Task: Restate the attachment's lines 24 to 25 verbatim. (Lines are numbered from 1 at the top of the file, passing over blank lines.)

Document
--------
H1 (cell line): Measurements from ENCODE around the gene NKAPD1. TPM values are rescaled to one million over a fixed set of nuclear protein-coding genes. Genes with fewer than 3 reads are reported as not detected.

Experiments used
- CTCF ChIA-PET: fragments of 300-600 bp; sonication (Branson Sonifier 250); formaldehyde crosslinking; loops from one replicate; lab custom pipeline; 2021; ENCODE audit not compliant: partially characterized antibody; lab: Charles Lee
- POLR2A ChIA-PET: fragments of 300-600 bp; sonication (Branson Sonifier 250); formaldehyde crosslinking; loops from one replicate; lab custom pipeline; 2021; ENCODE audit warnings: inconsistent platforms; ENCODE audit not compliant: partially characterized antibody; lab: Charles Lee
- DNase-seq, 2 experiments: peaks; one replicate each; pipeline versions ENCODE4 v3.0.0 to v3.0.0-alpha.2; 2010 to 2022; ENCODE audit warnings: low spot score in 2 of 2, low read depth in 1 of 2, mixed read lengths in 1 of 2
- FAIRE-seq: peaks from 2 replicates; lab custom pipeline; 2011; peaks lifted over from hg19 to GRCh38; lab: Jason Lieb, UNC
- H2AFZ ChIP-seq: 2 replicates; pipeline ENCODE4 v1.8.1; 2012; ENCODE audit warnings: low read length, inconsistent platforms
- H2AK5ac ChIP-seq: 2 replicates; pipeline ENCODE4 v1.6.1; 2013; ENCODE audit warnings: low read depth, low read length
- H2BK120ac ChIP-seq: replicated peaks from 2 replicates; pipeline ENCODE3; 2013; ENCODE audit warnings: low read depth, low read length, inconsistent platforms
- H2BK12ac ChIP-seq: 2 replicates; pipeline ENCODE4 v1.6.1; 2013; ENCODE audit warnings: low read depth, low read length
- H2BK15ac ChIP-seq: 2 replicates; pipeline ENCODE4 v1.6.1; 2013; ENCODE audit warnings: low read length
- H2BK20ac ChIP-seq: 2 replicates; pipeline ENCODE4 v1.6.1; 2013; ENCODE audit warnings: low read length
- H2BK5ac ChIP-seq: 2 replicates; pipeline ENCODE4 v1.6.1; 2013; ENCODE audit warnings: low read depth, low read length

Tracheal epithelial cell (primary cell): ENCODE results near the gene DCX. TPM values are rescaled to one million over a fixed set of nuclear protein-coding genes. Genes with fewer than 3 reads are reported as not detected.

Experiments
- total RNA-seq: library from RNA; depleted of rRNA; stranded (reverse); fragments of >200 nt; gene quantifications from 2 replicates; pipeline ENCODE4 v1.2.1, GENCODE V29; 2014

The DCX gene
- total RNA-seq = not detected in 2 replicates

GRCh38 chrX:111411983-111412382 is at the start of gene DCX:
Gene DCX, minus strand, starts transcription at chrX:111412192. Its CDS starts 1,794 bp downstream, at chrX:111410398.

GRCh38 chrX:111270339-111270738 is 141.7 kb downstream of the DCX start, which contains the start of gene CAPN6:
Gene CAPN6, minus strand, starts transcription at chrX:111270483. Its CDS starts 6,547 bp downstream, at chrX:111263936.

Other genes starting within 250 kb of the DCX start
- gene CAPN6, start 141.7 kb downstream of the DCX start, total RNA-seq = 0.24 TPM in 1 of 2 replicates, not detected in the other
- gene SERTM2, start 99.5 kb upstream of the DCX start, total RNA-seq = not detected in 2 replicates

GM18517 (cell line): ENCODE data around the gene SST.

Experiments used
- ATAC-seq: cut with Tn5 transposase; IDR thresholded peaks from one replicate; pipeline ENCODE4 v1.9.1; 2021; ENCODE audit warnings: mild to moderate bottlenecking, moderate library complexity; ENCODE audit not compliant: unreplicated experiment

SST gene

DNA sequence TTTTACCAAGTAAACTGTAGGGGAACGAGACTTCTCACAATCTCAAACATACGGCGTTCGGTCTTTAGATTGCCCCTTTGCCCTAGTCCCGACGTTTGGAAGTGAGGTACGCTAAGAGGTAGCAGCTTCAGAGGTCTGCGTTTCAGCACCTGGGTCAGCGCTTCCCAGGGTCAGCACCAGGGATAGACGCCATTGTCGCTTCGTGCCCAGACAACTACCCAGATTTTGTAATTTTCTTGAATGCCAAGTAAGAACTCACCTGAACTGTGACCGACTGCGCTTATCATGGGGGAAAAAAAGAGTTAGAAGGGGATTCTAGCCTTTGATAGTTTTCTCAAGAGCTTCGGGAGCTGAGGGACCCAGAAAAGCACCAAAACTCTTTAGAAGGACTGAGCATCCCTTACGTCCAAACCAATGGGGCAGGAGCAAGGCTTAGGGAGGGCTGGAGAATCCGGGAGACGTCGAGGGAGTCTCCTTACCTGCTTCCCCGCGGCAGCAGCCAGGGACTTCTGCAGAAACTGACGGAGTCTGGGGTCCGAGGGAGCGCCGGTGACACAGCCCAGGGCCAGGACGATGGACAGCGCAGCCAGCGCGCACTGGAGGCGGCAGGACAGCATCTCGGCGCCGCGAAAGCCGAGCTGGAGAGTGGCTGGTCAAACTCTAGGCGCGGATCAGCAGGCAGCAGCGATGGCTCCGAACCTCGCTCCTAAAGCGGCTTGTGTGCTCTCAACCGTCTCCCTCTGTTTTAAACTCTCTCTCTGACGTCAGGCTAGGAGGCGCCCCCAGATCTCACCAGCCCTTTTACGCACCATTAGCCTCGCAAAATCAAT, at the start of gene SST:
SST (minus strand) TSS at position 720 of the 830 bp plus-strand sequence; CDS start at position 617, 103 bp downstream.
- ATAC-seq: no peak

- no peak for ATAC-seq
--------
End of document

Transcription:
- gene CAPN6, start 141.7 kb downstream of the DCX start, total RNA-seq = 0.24 TPM in 1 of 2 replicates, not detected in the other
- gene SERTM2, start 99.5 kb upstream of the DCX start, total RNA-seq = not detected in 2 replicates